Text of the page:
Where does the “F” fit into your grading system? Mark Kevesdy takes us beyond the stigma, to explore the functionality of failure.
Most traditional grading scales justify less than a 60% as failure. The one symbolic representation used to define this failure is the letter “F.” What does failure mean? In the education world, it means limiting the potential for greatness. Failure, in and of itself, is not a bad thing to experience. Some attribute failure in the real world towards making progress. Thomas Watson, who lead IBM for more than 40 years said, "If you want to succeed, double your failure rate.” Now think about that for a moment. One could not expect one of the most successful businesses in American history to promote failure as its reason for success. As educators, we can infer how this translates to the educational experience. Successful students learn to overcome disappointment and work to improve performance until they reach mastery. This may be true for a very small percentage of students. But for the vast majority, failure is the opposite of success and too many failures quickly turns to diminished hope.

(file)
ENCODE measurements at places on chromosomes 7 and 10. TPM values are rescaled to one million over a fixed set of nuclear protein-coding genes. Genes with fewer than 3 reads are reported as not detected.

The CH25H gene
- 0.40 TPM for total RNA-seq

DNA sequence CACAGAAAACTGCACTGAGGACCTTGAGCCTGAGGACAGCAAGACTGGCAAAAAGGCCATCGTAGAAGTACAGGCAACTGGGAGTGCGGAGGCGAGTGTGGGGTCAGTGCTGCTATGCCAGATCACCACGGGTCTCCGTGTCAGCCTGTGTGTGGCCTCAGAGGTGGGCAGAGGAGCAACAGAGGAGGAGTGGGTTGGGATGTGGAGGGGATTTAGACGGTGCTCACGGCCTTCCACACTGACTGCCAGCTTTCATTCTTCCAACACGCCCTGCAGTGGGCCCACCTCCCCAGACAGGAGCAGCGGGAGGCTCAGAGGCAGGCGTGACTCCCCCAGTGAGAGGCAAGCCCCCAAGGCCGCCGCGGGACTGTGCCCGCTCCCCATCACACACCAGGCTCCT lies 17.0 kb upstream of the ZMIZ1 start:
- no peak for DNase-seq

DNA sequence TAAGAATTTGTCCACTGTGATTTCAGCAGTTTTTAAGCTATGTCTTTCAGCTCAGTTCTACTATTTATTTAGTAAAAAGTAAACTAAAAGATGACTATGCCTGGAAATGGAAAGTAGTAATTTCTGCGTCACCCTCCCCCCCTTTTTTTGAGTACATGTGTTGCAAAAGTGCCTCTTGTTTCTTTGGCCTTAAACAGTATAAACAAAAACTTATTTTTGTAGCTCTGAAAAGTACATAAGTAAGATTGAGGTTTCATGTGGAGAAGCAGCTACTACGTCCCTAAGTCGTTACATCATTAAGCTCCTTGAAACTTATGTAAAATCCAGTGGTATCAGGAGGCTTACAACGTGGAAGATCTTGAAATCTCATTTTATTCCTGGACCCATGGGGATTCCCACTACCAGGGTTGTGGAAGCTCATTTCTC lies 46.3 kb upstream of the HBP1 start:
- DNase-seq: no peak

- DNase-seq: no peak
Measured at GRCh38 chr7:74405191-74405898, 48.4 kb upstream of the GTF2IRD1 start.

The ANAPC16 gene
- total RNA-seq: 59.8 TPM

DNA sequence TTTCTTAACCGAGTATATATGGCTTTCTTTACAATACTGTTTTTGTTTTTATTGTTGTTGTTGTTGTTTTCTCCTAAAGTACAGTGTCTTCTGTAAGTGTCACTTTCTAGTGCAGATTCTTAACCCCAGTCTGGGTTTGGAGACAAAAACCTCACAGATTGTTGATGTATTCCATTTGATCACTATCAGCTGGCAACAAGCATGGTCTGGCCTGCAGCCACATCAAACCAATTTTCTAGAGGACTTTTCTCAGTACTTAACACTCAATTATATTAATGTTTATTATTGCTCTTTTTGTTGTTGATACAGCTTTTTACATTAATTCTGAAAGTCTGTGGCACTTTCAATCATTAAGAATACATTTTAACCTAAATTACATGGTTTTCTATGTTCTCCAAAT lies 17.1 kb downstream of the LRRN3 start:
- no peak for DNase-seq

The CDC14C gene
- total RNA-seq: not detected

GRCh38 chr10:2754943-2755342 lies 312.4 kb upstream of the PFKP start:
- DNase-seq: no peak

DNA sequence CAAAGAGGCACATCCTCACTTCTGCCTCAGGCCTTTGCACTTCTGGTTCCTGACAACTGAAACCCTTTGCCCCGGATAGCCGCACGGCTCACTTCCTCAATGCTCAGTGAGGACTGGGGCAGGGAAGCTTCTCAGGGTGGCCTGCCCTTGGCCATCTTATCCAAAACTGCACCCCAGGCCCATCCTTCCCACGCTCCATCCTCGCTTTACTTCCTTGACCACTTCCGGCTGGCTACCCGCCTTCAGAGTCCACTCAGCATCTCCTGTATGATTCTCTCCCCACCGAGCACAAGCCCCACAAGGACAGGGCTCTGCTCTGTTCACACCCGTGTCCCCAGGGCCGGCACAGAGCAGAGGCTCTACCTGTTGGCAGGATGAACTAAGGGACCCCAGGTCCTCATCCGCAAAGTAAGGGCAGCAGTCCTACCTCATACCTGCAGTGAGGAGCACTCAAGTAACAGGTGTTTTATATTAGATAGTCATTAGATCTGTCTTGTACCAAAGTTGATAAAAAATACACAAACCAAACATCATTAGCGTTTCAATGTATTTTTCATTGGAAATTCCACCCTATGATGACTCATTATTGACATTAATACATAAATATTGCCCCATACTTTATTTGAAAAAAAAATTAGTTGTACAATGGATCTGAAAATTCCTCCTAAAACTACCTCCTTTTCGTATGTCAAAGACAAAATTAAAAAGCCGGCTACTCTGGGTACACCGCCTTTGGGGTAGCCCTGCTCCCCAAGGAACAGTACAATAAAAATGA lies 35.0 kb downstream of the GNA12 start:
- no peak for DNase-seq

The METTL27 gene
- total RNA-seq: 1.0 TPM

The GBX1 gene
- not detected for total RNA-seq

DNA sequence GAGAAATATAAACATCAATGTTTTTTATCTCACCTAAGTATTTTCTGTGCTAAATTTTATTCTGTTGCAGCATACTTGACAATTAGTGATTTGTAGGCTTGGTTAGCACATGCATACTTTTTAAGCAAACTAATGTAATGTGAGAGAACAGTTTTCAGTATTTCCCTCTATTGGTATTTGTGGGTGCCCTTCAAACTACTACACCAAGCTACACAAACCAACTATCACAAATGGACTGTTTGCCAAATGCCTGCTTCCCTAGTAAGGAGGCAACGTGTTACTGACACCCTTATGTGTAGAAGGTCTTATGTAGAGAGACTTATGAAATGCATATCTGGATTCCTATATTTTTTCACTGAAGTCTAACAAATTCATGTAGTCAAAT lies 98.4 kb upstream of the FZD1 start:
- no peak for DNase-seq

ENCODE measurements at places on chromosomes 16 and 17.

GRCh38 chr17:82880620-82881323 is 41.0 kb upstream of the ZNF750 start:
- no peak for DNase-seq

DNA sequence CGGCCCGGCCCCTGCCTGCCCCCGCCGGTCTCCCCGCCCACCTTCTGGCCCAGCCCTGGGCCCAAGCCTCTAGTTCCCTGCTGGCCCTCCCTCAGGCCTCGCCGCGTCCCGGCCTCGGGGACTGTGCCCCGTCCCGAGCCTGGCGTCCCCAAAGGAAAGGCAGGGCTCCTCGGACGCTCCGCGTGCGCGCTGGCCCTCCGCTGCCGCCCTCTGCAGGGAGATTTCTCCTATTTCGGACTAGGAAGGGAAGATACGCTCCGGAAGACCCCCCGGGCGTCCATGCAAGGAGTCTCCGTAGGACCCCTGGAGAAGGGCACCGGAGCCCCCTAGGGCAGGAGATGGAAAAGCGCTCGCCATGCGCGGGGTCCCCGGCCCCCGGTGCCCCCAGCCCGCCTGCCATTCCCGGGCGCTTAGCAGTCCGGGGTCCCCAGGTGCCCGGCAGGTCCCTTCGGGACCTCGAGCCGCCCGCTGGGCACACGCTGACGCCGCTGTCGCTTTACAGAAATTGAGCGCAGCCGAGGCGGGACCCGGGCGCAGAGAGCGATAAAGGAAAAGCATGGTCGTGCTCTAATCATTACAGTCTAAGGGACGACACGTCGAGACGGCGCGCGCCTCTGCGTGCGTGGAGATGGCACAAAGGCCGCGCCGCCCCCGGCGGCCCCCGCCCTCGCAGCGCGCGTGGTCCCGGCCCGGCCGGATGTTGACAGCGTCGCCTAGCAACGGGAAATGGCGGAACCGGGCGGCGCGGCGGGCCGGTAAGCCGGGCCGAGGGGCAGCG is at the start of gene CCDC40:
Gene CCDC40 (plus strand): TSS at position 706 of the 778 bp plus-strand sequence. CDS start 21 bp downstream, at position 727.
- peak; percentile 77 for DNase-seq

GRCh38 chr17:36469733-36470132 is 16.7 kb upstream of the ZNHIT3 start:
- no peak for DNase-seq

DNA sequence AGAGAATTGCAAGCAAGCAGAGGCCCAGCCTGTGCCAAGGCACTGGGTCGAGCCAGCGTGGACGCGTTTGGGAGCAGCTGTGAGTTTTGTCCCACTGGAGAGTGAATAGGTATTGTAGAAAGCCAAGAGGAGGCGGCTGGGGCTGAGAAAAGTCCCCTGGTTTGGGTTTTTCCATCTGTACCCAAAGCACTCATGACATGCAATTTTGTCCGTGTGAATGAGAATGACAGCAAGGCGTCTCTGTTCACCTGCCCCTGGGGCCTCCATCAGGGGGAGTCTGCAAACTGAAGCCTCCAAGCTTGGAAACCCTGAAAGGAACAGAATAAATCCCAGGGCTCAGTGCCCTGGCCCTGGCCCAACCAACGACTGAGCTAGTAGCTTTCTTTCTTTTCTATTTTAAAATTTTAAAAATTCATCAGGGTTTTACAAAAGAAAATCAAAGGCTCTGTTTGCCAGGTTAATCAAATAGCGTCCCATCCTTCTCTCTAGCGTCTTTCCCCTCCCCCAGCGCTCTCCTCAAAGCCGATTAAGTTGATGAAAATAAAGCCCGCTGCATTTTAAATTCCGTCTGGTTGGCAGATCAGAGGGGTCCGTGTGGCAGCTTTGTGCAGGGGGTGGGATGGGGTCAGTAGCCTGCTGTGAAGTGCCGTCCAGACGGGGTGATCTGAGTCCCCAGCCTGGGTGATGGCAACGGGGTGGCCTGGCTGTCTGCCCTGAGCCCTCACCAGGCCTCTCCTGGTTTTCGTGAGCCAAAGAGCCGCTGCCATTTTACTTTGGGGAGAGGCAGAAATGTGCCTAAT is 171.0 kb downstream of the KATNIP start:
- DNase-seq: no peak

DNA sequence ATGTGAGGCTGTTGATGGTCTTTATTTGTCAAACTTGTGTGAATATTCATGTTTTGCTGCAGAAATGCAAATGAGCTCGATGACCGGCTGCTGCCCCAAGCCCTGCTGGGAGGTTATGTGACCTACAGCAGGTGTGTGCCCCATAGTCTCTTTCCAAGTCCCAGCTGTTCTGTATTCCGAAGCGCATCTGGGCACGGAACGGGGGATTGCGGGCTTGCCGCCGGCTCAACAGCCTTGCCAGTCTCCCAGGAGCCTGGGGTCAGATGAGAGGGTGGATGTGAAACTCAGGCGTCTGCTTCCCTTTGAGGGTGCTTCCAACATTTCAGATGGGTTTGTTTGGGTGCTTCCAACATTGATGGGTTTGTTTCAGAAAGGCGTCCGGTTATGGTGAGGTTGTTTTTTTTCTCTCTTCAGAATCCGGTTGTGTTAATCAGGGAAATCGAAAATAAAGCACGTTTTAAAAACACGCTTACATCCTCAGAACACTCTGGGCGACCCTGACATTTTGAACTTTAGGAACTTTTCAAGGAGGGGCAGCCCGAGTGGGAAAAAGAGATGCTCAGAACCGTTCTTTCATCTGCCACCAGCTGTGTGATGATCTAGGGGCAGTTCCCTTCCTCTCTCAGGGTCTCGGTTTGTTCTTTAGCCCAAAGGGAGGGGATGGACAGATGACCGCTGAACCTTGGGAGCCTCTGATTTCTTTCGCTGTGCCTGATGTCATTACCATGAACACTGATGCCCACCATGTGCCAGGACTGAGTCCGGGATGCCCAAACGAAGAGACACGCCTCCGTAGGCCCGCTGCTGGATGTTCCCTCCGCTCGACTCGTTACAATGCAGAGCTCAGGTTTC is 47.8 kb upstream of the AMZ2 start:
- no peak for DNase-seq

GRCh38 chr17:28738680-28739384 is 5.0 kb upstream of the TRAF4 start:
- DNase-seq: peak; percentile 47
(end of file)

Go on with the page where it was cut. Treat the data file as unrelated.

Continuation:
I think what Thomas Watson truly promoted was creativity. Failure can spur on creativity if it is done in the context of continuous improvement. High achieving schools promote getting the job done at all cost. Students are expected to complete assignments and time is given for students to complete the assignment to a minimum standard of excellence. Resilience is the lesson learned from working on the assignment until it is done to the minimum expectation set for excellence. Failure is not an option in high performing schools. High performing schools expect their students to get the job done and refuse to accept anything less than the stated expectation for achievement. I think having students redo, rethink, rework, and retake any assignment that is measuring learning and is “averaged” in as a grade is a must for creativity and persistence to be the hallmark of the educational experience. “How can I improve the product?” is a question all employers are thrilled to hear from their employees. Does this not hold true for students as well?